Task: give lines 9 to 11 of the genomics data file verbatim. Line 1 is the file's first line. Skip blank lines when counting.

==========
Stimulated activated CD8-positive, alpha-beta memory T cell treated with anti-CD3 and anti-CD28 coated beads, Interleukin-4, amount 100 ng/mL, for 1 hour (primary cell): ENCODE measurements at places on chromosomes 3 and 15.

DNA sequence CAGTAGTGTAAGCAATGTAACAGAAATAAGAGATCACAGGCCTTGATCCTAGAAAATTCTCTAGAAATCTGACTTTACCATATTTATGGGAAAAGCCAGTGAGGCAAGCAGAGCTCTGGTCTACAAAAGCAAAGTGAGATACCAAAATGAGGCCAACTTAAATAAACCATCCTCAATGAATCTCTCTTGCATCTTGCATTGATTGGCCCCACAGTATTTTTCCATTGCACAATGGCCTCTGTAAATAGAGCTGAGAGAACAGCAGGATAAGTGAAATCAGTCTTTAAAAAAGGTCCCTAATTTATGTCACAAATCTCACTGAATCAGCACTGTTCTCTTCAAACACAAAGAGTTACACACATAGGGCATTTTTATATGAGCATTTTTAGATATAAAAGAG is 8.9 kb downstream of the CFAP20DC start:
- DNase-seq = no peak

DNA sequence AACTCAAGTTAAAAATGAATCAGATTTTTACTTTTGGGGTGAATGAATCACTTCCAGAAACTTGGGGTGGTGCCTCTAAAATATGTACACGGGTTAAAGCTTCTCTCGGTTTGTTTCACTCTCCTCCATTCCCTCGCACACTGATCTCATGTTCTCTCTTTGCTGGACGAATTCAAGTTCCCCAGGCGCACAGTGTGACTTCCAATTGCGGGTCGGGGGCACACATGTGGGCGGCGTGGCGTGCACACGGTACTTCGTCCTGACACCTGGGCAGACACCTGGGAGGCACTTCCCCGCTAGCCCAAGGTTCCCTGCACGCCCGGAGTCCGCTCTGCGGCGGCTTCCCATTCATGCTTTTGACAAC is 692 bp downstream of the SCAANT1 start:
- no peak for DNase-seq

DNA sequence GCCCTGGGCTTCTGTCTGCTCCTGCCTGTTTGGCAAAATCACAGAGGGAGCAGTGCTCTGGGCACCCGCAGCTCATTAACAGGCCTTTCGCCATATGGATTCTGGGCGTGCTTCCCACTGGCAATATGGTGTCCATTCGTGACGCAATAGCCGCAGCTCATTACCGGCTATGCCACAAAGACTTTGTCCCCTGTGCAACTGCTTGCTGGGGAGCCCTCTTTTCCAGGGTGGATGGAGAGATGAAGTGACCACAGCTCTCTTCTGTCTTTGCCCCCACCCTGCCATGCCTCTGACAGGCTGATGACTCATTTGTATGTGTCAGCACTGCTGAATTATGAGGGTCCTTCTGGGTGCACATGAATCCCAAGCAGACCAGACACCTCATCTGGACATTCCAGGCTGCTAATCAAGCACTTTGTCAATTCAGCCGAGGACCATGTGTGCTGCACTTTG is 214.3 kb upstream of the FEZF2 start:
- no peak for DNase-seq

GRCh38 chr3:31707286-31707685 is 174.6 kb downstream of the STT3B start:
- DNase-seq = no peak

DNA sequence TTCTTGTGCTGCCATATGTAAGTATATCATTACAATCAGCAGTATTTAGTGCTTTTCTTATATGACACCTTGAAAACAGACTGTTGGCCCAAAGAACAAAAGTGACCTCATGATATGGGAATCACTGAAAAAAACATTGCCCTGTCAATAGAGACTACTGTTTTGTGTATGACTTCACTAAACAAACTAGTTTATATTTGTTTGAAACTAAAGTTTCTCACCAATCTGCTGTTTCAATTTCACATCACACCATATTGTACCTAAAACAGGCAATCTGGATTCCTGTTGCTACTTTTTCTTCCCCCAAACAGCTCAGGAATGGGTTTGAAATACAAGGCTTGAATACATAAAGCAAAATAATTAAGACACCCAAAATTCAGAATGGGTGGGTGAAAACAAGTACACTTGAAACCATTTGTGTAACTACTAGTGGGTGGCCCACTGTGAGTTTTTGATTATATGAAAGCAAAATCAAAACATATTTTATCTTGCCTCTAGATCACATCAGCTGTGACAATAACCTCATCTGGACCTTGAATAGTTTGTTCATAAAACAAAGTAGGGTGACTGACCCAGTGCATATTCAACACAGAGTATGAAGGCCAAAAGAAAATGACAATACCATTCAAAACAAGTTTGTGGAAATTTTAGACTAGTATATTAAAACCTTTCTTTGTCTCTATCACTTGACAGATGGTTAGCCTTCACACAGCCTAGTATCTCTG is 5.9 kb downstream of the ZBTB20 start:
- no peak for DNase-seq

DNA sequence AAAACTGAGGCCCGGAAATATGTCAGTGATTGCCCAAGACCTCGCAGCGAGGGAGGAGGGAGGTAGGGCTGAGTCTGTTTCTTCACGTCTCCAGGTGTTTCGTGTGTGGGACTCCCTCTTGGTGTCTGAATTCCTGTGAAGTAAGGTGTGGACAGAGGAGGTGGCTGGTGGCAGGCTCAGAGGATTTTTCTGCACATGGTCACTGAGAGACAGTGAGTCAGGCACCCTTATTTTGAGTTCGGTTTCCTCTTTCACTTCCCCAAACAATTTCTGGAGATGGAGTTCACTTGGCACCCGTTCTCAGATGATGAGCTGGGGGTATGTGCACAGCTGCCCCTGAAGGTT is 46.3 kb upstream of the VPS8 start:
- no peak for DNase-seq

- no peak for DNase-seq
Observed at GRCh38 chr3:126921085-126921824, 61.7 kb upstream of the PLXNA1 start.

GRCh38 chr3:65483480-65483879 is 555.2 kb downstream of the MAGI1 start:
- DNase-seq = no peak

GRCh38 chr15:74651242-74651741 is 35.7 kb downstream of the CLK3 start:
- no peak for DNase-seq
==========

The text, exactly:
- DNase-seq = no peak

DNA sequence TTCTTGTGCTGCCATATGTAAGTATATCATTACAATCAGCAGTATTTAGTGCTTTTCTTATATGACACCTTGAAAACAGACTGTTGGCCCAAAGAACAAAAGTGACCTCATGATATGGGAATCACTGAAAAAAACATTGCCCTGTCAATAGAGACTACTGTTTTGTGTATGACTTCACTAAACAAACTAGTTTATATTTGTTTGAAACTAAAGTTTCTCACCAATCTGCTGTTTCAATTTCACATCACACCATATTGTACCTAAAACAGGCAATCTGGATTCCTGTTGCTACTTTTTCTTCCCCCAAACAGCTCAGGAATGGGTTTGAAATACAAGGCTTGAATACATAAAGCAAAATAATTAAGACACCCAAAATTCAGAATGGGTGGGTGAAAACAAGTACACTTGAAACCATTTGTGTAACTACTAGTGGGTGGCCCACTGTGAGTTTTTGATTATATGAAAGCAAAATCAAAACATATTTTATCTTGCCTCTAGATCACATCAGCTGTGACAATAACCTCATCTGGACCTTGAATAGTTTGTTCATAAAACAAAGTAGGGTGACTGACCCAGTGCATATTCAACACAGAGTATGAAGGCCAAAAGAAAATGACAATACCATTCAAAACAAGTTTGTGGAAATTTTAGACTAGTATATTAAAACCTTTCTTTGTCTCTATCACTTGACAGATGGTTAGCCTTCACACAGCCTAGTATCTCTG is 5.9 kb downstream of the ZBTB20 start:
- no peak for DNase-seq